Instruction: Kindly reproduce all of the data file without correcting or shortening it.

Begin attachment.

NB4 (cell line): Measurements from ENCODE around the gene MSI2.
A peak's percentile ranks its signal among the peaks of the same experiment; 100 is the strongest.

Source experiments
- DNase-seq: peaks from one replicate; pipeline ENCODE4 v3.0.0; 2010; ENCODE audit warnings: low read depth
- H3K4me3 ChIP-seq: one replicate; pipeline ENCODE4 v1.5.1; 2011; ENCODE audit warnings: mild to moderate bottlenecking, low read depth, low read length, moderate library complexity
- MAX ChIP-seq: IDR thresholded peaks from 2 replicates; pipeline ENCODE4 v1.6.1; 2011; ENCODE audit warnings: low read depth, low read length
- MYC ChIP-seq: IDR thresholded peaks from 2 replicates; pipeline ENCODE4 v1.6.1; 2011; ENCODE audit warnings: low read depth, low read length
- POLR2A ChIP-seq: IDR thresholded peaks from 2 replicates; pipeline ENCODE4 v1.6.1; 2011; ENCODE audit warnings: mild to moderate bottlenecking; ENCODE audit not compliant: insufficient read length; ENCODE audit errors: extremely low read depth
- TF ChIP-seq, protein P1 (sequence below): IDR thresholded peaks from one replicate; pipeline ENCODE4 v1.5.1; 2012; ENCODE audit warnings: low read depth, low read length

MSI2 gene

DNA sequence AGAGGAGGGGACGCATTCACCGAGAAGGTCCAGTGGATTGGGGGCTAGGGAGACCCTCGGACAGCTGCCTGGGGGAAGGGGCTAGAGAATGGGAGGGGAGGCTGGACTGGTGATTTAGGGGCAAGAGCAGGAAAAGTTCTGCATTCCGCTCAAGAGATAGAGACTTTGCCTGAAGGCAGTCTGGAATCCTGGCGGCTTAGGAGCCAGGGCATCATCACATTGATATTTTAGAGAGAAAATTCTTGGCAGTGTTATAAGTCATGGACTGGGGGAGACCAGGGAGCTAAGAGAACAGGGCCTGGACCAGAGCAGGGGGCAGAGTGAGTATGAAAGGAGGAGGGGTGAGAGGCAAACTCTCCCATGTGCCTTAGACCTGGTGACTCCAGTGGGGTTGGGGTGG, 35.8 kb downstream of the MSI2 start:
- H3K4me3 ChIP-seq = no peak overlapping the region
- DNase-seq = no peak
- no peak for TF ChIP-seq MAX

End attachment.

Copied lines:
NB4 (cell line): Measurements from ENCODE around the gene MSI2.
A peak's percentile ranks its signal among the peaks of the same experiment; 100 is the strongest.

Source experiments
- DNase-seq: peaks from one replicate; pipeline ENCODE4 v3.0.0; 2010; ENCODE audit warnings: low read depth
- H3K4me3 ChIP-seq: one replicate; pipeline ENCODE4 v1.5.1; 2011; ENCODE audit warnings: mild to moderate bottlenecking, low read depth, low read length, moderate library complexity
- MAX ChIP-seq: IDR thresholded peaks from 2 replicates; pipeline ENCODE4 v1.6.1; 2011; ENCODE audit warnings: low read depth, low read length
- MYC ChIP-seq: IDR thresholded peaks from 2 replicates; pipeline ENCODE4 v1.6.1; 2011; ENCODE audit warnings: low read depth, low read length
- POLR2A ChIP-seq: IDR thresholded peaks from 2 replicates; pipeline ENCODE4 v1.6.1; 2011; ENCODE audit warnings: mild to moderate bottlenecking; ENCODE audit not compliant: insufficient read length; ENCODE audit errors: extremely low read depth
- TF ChIP-seq, protein P1 (sequence below): IDR thresholded peaks from one replicate; pipeline ENCODE4 v1.5.1; 2012; ENCODE audit warnings: low read depth, low read length

MSI2 gene

DNA sequence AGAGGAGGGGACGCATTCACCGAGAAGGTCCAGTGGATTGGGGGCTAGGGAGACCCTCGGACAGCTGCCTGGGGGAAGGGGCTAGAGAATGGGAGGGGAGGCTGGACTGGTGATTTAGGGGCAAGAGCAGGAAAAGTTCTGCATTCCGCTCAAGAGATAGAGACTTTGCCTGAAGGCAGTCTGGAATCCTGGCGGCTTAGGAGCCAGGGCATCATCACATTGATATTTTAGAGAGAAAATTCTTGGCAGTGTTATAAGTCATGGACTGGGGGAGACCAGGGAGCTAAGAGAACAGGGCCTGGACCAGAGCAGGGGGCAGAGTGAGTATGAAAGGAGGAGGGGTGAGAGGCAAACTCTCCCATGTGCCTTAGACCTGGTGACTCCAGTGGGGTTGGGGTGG, 35.8 kb downstream of the MSI2 start:
- H3K4me3 ChIP-seq = no peak overlapping the region
- DNase-seq = no peak
- no peak for TF ChIP-seq MAX